AREA CHAMPION MAIN, Kuwait—Pvt. Glen Lane and Specialist Marlon Roblero have trained on target-precise rifles, and they live amid the machinery of war. On Saturday, though, they scaled down to the most basic weapons—fists.
The two squared off in a corner of the 82nd Airborne Division's desert camp in Kuwait for a three-minute boxing round. The bout provided exercise and frustration relief but also helped hone the paratroopers' hand-to-hand combat skills, an unimaginably intense level of warfare for young men, many of whom were walking high school hallways one or two years ago.
"This is for play. This is for fun," said Roblero, a 33-year-old from San Francisco, now with the 325th infantry regiment. "But if we have to do it for real, I know my blood would be, Whooo! the adrenaline and stuff."
He lost the round, one of several conducted with gloves, protective headgear and "Rocky" chants from the encircled platoon, clad in desert camouflage. Others competed in grappling matches, a hybrid of wrestling and Brazilian jujitsu.
The Gulf War in 1991 displayed the advantages of U.S. cruise missiles and smart bombs. Infantry units rarely engaged in combat. More than a decade later, chances are even slimmer that the young Americans will wind up facing off man-to-man with an Iraqi soldier in the desert sands.
"With the technology, it doesn't happen that much anymore," said Pvt. 1st Class John Butina, of the 325th, a native of Latrobe, Pa. "But you have to train for that possibility."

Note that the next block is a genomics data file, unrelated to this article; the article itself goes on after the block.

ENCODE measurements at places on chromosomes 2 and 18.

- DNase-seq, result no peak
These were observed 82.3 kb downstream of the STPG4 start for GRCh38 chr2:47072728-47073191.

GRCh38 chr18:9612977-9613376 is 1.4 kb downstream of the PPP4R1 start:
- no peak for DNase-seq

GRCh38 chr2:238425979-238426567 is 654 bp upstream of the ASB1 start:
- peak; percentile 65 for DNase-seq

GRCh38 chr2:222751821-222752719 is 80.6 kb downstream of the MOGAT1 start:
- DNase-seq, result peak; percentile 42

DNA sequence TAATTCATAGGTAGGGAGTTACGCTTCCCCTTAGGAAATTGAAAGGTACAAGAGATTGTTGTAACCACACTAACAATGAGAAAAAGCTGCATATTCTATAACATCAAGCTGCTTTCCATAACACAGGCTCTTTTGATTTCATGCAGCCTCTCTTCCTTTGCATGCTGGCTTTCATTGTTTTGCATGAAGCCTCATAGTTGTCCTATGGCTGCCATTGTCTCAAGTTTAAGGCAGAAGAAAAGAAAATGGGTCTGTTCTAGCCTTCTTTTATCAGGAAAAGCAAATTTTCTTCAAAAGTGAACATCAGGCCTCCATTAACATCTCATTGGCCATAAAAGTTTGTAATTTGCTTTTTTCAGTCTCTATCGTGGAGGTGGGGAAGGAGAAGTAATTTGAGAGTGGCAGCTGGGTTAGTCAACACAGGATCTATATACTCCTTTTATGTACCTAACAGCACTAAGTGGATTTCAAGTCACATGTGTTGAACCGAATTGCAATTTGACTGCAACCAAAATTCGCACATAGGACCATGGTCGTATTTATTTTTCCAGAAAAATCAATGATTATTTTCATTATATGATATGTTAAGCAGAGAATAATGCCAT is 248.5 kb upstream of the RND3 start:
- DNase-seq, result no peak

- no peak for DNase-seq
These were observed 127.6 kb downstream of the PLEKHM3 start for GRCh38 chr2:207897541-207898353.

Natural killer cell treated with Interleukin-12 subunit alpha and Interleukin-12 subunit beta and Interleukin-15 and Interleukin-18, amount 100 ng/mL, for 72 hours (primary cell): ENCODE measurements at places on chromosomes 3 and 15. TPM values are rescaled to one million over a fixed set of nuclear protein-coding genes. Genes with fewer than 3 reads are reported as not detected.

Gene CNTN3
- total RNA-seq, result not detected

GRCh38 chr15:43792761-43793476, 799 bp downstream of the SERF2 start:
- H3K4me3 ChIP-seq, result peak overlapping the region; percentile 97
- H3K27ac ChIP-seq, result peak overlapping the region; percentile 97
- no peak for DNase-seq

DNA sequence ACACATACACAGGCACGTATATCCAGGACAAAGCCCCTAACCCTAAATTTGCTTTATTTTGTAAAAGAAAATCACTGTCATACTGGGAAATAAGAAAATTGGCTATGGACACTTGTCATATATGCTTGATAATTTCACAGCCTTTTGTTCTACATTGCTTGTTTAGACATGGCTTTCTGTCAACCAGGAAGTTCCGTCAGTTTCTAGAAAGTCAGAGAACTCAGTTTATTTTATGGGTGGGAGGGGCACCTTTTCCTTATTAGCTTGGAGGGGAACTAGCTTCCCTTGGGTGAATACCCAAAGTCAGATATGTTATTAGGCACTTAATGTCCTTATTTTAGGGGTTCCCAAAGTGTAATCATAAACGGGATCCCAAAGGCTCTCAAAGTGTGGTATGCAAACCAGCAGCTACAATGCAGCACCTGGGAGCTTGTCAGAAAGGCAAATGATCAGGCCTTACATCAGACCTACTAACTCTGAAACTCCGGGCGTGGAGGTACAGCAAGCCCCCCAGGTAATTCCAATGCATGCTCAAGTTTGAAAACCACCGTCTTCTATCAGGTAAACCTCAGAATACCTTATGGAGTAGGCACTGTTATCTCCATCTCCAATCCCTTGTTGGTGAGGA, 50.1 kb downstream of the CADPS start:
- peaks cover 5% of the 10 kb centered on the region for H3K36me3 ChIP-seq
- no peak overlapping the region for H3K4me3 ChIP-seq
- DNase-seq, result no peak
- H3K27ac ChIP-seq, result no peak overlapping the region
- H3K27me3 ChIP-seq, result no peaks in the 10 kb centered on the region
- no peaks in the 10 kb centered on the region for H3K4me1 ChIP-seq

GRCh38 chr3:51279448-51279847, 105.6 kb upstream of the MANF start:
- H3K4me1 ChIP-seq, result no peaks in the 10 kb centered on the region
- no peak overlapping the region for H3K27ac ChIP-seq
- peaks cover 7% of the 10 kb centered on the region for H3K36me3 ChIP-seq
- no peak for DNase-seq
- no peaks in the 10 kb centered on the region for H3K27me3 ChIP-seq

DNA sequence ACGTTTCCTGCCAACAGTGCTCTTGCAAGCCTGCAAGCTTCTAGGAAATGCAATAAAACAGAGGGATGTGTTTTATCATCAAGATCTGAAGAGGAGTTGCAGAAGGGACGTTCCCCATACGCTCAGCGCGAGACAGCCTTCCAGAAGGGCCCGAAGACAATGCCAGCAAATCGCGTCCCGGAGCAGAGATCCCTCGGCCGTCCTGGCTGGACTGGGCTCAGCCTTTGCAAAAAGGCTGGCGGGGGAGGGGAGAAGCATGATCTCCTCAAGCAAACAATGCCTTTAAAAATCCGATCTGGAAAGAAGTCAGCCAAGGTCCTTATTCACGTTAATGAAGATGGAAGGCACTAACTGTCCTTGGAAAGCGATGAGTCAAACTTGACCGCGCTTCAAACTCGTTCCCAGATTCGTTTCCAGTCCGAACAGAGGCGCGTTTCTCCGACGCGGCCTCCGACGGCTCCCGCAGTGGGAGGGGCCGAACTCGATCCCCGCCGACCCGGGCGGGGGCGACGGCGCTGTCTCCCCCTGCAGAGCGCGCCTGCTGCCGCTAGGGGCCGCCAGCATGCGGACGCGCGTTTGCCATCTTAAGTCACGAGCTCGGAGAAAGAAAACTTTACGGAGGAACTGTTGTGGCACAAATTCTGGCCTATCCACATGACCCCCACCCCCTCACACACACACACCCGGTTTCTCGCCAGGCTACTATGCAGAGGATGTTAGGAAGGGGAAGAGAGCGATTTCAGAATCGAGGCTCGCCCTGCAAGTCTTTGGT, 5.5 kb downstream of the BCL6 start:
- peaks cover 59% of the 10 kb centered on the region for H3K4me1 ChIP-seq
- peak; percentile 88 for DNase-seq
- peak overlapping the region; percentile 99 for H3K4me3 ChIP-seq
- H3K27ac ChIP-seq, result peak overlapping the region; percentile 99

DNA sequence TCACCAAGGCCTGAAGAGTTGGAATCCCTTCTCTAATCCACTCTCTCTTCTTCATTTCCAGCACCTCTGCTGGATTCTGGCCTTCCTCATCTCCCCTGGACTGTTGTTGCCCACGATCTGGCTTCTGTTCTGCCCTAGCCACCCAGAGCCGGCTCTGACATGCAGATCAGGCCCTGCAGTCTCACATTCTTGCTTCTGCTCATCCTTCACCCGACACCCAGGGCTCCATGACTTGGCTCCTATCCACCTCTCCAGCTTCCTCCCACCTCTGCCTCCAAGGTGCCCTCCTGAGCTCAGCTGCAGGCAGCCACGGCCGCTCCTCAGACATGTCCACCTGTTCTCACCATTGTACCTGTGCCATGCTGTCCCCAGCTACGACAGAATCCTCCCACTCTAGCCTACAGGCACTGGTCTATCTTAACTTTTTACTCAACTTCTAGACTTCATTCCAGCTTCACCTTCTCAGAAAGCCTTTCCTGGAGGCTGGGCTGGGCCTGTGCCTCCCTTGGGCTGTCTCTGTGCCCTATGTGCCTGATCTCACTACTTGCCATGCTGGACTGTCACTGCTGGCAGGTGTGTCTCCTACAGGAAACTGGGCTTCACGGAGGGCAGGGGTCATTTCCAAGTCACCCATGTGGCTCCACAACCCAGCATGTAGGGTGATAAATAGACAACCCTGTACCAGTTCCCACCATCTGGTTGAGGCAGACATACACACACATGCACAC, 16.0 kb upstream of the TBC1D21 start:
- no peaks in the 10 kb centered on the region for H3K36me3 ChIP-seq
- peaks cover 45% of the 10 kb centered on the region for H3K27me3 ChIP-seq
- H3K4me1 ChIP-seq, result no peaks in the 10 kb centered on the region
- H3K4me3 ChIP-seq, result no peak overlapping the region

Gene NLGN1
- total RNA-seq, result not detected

Just as the Gulf War demonstrated the value of technology, the "Blackhawk Down" debacle in Somalia two years later proved the nightmare of urban warfare. American soldiers in Iraq could end up drawn into street fighting and building searches.
You could go into a room and somebody grabs your weapon and takes it away," said Lane, 20, winner of the boxing match. He was raised in rural southwest Virginia and never got in a fight in high school.
Even with their strict physical training, paratroopers say hand-to-hand fighting would be physically and psychologically exhausting.
Sgt. Matthew Johnson, 24, of Knoxville, Ill., calls it the "warrior mindset." Johnson and fellow Sgt. Kendall Bougouneau, 22, from the Virgin Islands, put their infantry platoon through a few boxing rounds Friday that left Johnson with a nasty facial bruise.
"Anybody can plot an artillery round or fire a rifle," Bougouneau said. "It takes more out of you when you're face to face with somebody. It's you or them."
(c) 2003, Knight Ridder/Tribune Information Services.